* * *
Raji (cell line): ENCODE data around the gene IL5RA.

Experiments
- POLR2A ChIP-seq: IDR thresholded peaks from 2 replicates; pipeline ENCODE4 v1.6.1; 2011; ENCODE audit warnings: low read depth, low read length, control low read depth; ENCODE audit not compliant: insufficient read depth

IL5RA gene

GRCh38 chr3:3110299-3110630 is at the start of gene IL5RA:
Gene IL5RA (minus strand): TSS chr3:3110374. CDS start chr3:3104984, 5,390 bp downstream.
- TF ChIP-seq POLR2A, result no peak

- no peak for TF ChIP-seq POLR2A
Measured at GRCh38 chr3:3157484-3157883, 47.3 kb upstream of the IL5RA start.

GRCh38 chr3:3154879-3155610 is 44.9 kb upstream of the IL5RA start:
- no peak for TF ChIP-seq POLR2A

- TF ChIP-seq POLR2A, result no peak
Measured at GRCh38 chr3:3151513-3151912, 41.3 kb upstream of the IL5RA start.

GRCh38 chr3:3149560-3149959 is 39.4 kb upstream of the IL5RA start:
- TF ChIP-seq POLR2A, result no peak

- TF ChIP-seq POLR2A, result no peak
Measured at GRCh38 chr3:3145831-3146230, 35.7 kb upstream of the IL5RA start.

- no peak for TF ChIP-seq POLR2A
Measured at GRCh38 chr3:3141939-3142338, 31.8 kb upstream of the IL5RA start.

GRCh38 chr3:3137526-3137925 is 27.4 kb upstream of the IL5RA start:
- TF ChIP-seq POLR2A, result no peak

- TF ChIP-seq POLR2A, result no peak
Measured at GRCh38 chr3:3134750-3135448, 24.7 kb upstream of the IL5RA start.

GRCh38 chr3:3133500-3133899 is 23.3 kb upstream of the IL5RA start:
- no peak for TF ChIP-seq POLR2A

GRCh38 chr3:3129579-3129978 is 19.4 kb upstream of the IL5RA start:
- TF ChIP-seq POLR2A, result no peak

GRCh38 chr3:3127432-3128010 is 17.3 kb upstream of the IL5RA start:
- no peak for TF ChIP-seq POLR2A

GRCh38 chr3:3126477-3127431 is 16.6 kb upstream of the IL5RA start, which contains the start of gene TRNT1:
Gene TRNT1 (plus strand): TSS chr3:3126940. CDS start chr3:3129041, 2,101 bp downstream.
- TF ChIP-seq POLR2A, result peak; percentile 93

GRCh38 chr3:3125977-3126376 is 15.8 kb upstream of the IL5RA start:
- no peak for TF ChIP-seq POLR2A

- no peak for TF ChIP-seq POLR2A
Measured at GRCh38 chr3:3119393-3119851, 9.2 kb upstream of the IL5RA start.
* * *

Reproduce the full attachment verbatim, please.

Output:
Raji (cell line): ENCODE data around the gene IL5RA.

Experiments
- POLR2A ChIP-seq: IDR thresholded peaks from 2 replicates; pipeline ENCODE4 v1.6.1; 2011; ENCODE audit warnings: low read depth, low read length, control low read depth; ENCODE audit not compliant: insufficient read depth

IL5RA gene

GRCh38 chr3:3110299-3110630 is at the start of gene IL5RA:
Gene IL5RA (minus strand): TSS chr3:3110374. CDS start chr3:3104984, 5,390 bp downstream.
- TF ChIP-seq POLR2A, result no peak

- no peak for TF ChIP-seq POLR2A
Measured at GRCh38 chr3:3157484-3157883, 47.3 kb upstream of the IL5RA start.

GRCh38 chr3:3154879-3155610 is 44.9 kb upstream of the IL5RA start:
- no peak for TF ChIP-seq POLR2A

- TF ChIP-seq POLR2A, result no peak
Measured at GRCh38 chr3:3151513-3151912, 41.3 kb upstream of the IL5RA start.

GRCh38 chr3:3149560-3149959 is 39.4 kb upstream of the IL5RA start:
- TF ChIP-seq POLR2A, result no peak

- TF ChIP-seq POLR2A, result no peak
Measured at GRCh38 chr3:3145831-3146230, 35.7 kb upstream of the IL5RA start.

- no peak for TF ChIP-seq POLR2A
Measured at GRCh38 chr3:3141939-3142338, 31.8 kb upstream of the IL5RA start.

GRCh38 chr3:3137526-3137925 is 27.4 kb upstream of the IL5RA start:
- TF ChIP-seq POLR2A, result no peak

- TF ChIP-seq POLR2A, result no peak
Measured at GRCh38 chr3:3134750-3135448, 24.7 kb upstream of the IL5RA start.

GRCh38 chr3:3133500-3133899 is 23.3 kb upstream of the IL5RA start:
- no peak for TF ChIP-seq POLR2A

GRCh38 chr3:3129579-3129978 is 19.4 kb upstream of the IL5RA start:
- TF ChIP-seq POLR2A, result no peak

GRCh38 chr3:3127432-3128010 is 17.3 kb upstream of the IL5RA start:
- no peak for TF ChIP-seq POLR2A

GRCh38 chr3:3126477-3127431 is 16.6 kb upstream of the IL5RA start, which contains the start of gene TRNT1:
Gene TRNT1 (plus strand): TSS chr3:3126940. CDS start chr3:3129041, 2,101 bp downstream.
- TF ChIP-seq POLR2A, result peak; percentile 93

GRCh38 chr3:3125977-3126376 is 15.8 kb upstream of the IL5RA start:
- no peak for TF ChIP-seq POLR2A

- no peak for TF ChIP-seq POLR2A
Measured at GRCh38 chr3:3119393-3119851, 9.2 kb upstream of the IL5RA start.